Reflections on MicroConf
Last week I attended MicroConf, an annual conference in Las Vegas for entrepreneurs who are bootstrapping their business. In other words, a conference for entrepreneurs who are not taking venture capital funding to get off the ground. Attendees included people selling SaaS products, “info” products such as e-books and video courses, as well as “productized consulting”.
MicroConf was my first tech-related conference that was not a programming conference, and the conference helped me gain some perspective on business, programming, and the kind of “community” I want to be a part of. I’m writing some reflections on my time there to help me internalize the lessons learned as well as share them with you.
First, I loved watching people at different stages of entrepreneurship interact as peers. Some attendees have businesses making millions of dollars while others are still looking for that perfect idea, yet they are all passionate about the same fundamental goal: improving the lives of their customers through their products and services. That goal resonates deeply with me. The very creation of Laravel was rooted in the desire to improve people’s lives and to allow them to improve the lives of others. I created it for no other reason.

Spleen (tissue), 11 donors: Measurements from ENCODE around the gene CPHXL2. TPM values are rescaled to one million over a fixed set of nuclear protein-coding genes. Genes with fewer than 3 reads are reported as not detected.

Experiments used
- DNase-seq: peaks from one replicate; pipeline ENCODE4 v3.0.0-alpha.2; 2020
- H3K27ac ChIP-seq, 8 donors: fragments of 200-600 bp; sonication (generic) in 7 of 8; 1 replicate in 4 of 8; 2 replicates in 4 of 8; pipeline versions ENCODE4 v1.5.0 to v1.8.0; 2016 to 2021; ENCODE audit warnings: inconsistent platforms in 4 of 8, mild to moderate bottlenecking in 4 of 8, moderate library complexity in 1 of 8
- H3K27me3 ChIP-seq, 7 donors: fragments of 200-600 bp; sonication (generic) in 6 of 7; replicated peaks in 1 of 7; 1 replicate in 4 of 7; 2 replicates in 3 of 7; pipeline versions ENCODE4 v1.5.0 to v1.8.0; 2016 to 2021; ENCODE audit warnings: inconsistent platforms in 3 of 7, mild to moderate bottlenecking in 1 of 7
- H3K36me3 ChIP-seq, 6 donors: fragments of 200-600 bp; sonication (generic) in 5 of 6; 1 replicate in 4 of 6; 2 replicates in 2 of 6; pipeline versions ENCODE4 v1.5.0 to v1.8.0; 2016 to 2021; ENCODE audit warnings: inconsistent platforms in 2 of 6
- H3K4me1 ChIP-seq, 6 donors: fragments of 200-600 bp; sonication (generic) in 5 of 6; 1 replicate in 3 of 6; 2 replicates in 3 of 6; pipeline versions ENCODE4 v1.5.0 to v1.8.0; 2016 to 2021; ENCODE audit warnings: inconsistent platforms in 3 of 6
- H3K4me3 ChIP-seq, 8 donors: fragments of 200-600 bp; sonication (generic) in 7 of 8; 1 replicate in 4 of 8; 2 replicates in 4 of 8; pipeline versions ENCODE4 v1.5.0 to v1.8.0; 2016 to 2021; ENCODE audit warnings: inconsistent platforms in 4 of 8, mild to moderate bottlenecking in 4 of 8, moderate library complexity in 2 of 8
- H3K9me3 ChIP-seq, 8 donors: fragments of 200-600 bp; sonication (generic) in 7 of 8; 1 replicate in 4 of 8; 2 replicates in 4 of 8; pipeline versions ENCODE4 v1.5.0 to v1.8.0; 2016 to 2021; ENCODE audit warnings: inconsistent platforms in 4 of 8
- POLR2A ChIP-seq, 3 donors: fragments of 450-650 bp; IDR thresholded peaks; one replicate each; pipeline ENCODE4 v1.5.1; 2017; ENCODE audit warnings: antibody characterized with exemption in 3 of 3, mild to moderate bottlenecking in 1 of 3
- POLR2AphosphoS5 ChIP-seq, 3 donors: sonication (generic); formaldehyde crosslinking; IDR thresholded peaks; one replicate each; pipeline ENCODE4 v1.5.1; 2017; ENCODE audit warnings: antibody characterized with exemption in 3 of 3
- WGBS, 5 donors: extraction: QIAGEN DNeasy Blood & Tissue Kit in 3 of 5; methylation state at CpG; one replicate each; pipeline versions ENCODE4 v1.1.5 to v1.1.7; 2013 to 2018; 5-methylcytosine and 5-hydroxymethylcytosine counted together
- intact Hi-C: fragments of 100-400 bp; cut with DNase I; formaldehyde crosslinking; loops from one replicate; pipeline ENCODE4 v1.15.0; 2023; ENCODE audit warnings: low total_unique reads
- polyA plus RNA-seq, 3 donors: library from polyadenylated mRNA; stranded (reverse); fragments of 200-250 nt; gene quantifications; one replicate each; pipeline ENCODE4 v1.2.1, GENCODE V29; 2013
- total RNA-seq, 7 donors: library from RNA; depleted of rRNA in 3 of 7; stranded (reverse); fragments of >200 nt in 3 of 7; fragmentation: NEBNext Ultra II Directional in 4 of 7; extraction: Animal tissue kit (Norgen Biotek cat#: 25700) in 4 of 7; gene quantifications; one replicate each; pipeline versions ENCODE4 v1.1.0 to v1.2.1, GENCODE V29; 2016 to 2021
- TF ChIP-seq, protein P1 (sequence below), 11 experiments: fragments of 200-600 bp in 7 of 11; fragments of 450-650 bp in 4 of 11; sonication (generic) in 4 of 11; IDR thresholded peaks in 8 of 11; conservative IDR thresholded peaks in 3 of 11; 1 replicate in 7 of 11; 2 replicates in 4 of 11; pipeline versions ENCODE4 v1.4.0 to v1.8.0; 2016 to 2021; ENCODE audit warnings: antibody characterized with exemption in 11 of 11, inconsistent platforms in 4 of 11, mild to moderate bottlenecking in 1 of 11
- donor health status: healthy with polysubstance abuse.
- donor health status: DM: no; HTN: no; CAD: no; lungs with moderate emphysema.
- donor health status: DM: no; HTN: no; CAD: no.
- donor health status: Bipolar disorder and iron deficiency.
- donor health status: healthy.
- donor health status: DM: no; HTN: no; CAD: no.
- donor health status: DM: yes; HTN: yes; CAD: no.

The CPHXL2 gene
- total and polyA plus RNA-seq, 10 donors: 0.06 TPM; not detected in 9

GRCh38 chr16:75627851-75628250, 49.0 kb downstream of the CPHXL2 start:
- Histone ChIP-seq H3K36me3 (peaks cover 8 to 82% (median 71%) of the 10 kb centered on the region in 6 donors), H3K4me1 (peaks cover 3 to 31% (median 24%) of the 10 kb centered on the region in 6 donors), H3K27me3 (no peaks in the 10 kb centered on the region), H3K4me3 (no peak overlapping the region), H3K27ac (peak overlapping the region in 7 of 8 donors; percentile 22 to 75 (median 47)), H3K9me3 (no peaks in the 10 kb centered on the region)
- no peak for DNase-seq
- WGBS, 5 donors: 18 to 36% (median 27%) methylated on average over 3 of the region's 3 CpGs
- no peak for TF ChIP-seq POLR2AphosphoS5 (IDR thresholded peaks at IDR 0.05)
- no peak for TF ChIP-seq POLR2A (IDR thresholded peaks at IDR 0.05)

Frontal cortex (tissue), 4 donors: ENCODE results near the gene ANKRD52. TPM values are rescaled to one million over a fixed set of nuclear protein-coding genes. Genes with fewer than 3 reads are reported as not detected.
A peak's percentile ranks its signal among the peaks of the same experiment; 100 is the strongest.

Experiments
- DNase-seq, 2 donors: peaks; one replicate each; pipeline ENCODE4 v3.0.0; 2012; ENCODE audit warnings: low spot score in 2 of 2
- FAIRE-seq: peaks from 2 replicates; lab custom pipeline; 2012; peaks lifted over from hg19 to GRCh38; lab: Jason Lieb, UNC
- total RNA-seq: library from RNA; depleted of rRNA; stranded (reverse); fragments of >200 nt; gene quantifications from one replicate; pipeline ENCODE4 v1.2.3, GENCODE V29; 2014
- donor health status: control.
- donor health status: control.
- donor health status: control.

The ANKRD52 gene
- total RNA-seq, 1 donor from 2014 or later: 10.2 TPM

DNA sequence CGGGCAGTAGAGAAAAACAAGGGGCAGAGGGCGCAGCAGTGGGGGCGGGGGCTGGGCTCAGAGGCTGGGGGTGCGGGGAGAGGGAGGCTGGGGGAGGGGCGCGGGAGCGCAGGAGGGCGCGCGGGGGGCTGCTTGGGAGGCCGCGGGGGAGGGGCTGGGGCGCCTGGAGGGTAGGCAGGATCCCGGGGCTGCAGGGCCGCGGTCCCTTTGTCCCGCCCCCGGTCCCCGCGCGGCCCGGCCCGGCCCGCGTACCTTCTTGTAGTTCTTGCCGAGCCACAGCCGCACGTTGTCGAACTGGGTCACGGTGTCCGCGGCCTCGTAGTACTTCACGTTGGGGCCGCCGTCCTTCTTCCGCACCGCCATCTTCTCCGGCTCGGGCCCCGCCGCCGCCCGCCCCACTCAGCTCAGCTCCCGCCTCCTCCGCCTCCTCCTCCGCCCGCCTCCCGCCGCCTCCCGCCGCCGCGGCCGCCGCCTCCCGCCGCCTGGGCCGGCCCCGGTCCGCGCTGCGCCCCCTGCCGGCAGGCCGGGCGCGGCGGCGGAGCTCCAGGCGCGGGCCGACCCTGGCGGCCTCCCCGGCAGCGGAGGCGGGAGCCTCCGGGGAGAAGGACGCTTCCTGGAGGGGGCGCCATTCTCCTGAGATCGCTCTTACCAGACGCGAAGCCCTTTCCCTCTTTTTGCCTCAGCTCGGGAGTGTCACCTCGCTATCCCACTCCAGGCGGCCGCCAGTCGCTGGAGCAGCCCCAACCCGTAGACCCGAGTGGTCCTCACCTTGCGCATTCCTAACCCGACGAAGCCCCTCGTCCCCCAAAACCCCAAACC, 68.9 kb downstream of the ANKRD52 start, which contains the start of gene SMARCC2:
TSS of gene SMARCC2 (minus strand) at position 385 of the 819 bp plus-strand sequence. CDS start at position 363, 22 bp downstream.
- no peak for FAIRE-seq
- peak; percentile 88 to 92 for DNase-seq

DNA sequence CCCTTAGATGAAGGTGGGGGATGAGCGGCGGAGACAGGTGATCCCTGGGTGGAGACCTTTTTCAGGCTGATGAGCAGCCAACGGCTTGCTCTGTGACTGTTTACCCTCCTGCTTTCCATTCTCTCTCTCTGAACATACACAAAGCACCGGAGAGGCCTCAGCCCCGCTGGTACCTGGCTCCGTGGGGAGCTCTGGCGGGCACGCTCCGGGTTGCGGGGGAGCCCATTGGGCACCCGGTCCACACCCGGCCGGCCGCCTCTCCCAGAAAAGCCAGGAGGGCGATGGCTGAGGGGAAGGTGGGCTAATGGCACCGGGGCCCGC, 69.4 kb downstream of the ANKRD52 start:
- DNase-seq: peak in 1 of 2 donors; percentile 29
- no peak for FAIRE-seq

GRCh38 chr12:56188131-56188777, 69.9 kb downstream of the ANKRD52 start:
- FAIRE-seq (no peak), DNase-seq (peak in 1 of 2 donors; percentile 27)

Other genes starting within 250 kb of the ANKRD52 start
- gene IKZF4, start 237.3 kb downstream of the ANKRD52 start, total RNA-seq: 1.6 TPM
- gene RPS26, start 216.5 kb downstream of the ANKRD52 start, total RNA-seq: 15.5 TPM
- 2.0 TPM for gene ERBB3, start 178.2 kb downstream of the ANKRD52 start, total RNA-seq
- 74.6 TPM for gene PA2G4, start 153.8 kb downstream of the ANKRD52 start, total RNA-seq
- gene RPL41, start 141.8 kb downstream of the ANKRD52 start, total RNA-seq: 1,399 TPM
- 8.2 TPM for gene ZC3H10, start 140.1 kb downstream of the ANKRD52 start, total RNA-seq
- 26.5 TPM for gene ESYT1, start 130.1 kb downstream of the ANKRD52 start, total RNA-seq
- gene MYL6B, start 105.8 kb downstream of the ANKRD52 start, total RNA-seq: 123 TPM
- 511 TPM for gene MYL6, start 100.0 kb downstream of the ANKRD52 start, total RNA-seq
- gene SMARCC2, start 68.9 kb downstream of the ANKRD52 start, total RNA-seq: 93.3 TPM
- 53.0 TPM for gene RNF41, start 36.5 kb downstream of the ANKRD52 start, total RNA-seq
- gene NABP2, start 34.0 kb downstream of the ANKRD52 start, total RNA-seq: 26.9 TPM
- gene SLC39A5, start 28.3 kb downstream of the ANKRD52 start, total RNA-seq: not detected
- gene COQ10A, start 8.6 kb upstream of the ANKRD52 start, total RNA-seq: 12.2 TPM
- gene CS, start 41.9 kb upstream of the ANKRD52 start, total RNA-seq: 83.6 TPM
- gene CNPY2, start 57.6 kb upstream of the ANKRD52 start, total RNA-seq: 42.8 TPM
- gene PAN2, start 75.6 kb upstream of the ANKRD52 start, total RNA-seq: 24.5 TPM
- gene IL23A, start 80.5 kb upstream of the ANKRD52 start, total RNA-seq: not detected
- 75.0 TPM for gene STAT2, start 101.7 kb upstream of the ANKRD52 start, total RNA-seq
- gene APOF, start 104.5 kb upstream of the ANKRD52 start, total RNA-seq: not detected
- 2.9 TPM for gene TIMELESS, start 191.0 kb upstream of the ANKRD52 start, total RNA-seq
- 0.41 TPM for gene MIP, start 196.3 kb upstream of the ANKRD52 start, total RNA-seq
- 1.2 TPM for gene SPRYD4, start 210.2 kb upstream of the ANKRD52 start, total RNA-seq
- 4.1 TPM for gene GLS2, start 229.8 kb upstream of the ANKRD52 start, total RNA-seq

As an entrepreneur who is also deeply involved in the PHP open-source ecosystem, it can be easy to lose sight of this goal. Online discussion mediums are filled with debates on architecture, patterns, and The Right Way™. Some of these debates have value, but they become tiresome. More than tiresome, many developers get lost in a sea of indecision, insecurity, and burnout. Even if they do discover The Right Way™, it does not bring personal fulfillment unless it is used to create value for others.
If you are a developer who only hangs out in developer crowds: I want you to expand your world. Go to an entrepreneurship conference like MicroConf. Listen to the stories of the speakers and the attendees. Listen to the real impact they have made for themselves and their customers. The “realness” of MicroConf made all of the never-ending, insular, and often theoretical debates that plague the PHP and open-source worlds seem trivial and pointless. If you can’t attend a MicroConf, I hope you will follow more entrepreneurs and makers online. Follow people who are positive and passionate about providing value to others. I promise they will encourage you and inspire you. Soon you may be the one providing inspiration to others.
I believe attending this conference will serve as an important moment on my journey as a developer-entrepreneur: the moment where I decided to leave behind everything that distracts me from improving the lives of others through my work on Laravel and its surrounding ecosystem.